Updated: Nov 8
Perhaps the one thing that kept me sane during the times when I was in bed for months, not able to sit straight, or sleep sideways, staring at the ceiling with earphones on; the hope that someday all this would pass. The music and sounds of television filled my ears daily. To this day, my reference of that time is well understood by the tunes I learned. When I hear a song form this bedridden era, I can tell you if it is after, during, or before the accident.
Hope, I found in details that other people would miss in the environment. It is the direction you want to take that sets the course for the rest of your thoughts. My eyesight suffered; my heart was contempt, my mind hopeful.
During my teenage years, I suffered an accident that damaged my right eye. After several operations, the final verdict came in my early 40’s. The doctor, without hesitation and in a clinical tone, said “that eye needs to be taken out.” That was the end of the road for me. For years I’ve lived - since age 16 - hoping to restore vision in my right eye.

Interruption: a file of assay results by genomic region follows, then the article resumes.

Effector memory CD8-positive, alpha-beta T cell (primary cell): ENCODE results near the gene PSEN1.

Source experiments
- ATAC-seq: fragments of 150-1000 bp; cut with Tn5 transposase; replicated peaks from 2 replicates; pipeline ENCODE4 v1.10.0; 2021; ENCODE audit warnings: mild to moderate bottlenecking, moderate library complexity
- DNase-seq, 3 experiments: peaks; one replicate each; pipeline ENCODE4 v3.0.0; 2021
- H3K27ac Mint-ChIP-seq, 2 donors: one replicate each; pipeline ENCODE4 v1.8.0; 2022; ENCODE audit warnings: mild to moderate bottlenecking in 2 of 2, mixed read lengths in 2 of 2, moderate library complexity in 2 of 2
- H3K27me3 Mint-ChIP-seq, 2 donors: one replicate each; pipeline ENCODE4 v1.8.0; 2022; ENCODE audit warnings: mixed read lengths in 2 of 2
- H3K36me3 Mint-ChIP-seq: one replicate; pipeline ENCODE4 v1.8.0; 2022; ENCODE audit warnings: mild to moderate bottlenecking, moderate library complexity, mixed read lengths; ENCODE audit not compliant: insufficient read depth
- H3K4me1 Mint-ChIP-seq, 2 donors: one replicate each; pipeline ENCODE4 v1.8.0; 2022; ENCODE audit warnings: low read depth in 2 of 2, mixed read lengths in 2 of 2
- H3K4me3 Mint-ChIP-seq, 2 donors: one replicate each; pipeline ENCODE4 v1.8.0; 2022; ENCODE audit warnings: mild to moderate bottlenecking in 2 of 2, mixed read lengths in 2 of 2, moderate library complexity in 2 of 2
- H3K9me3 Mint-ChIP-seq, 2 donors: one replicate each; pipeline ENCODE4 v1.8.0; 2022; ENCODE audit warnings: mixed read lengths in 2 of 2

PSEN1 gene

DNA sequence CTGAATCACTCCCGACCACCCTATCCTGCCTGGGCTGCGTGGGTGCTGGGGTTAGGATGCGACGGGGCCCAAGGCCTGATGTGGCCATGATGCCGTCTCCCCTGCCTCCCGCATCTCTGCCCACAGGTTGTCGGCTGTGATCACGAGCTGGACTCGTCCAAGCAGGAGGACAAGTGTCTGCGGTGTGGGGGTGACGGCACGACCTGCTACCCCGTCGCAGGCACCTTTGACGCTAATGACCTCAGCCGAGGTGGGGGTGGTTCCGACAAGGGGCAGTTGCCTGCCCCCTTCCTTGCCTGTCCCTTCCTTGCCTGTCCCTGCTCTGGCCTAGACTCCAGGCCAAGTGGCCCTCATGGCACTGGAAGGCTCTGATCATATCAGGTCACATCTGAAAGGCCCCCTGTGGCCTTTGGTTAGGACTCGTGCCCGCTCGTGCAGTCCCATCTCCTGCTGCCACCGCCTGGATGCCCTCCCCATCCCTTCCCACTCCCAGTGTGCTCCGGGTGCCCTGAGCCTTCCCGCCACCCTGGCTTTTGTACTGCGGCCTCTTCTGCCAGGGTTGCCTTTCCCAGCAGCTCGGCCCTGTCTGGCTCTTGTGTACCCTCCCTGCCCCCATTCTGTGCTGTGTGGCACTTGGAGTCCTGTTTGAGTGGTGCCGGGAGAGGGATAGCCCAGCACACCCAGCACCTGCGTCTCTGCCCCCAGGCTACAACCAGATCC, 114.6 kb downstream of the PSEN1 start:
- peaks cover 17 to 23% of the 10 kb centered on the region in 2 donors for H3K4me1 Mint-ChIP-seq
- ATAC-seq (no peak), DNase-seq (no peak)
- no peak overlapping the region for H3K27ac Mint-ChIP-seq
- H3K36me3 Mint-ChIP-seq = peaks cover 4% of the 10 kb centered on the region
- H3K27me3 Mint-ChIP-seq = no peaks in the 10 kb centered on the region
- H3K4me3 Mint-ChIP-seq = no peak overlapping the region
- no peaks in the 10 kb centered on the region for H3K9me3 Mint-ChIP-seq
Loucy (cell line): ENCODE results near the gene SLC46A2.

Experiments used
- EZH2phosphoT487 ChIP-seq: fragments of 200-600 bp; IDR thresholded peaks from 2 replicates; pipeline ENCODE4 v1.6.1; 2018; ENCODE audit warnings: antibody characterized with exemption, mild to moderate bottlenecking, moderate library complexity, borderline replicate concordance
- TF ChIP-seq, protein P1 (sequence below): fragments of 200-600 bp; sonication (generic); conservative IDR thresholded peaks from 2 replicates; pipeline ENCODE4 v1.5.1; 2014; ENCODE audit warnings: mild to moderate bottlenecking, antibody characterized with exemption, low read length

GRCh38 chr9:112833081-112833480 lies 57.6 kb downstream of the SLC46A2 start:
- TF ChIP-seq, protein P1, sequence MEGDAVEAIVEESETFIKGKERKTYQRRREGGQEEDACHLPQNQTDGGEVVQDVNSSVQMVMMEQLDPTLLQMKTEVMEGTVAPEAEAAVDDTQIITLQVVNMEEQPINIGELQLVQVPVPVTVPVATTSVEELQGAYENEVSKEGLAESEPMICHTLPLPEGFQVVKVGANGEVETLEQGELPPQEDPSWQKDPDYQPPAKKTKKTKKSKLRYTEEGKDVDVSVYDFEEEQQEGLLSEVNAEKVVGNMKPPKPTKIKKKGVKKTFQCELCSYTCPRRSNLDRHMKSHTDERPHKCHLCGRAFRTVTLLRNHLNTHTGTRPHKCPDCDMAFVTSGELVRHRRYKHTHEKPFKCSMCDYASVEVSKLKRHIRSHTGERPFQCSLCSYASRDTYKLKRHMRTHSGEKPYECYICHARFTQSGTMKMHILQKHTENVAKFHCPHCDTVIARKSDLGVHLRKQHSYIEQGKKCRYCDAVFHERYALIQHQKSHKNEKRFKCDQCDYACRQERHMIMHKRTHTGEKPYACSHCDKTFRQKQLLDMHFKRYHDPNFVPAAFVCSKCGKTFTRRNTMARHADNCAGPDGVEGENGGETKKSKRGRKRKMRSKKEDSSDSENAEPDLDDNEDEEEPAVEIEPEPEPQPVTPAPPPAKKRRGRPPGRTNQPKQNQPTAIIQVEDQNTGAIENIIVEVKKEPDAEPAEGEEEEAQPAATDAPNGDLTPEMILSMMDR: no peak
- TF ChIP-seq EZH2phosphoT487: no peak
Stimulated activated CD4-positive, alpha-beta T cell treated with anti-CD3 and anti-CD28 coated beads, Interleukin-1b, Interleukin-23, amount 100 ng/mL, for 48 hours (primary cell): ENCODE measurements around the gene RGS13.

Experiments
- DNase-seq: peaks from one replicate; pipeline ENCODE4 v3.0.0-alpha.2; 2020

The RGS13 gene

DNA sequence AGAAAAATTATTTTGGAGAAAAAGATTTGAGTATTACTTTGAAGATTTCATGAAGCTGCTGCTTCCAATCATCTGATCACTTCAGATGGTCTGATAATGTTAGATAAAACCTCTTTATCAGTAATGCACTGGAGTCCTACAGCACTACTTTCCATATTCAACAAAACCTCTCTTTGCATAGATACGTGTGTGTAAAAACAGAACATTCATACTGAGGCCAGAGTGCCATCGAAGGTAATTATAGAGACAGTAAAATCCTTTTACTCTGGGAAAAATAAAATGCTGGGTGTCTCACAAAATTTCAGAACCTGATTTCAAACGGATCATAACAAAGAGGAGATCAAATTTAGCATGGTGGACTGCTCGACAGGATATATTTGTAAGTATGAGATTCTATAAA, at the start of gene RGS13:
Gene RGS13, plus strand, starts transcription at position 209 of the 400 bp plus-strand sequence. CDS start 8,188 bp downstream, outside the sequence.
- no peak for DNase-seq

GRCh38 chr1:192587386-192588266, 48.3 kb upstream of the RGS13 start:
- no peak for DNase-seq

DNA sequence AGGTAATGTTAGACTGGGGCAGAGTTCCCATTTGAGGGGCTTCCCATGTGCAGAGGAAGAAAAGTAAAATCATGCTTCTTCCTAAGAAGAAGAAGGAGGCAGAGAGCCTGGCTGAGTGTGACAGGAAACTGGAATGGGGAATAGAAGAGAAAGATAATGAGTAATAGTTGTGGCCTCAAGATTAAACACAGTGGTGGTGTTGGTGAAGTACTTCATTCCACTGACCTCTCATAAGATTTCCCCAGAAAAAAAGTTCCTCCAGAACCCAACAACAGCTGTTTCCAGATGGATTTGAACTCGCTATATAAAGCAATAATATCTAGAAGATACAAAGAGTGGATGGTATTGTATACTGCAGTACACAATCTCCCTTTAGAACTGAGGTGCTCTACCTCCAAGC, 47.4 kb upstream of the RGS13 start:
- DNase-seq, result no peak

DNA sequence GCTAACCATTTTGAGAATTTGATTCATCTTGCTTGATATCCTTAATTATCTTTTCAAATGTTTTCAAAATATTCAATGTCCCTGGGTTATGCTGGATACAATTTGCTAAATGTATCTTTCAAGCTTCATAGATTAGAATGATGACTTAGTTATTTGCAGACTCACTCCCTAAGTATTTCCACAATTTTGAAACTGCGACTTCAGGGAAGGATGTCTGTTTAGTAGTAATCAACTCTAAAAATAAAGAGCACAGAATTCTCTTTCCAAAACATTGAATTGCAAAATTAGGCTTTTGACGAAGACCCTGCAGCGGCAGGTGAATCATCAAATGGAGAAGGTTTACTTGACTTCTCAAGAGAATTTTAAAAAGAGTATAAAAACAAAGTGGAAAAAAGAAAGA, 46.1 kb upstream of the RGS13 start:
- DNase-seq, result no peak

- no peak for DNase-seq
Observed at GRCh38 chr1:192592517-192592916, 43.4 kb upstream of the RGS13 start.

During the trip back from the doctor’s office, I drowned in intense analysis of all the dynamic interactions of many years. I sat there, in the passenger's seat wanting to cry, but the tears didn’t have a purpose. Crying, it seemed, was irrelevant. Instead, as we got closer to the house, a sense of new hope and closure enveloped me.
For many years, I thought, hope and expectations had provided the comfort to have all the things that other kids wished and didn’t have; parties, friends. For many years, my physical condition gave me hope instead of anxiety or depression.
It is, indeed, the direction of my thoughts that dictates where my mind goes. I made a determination that this is what I wanted. My mind and heart gripped tightly onto hope. In the process, the realization of loss of sight in my right eye, allowed the introduction of so many other hopeful ideas and principles that I now enjoy; hope never dies.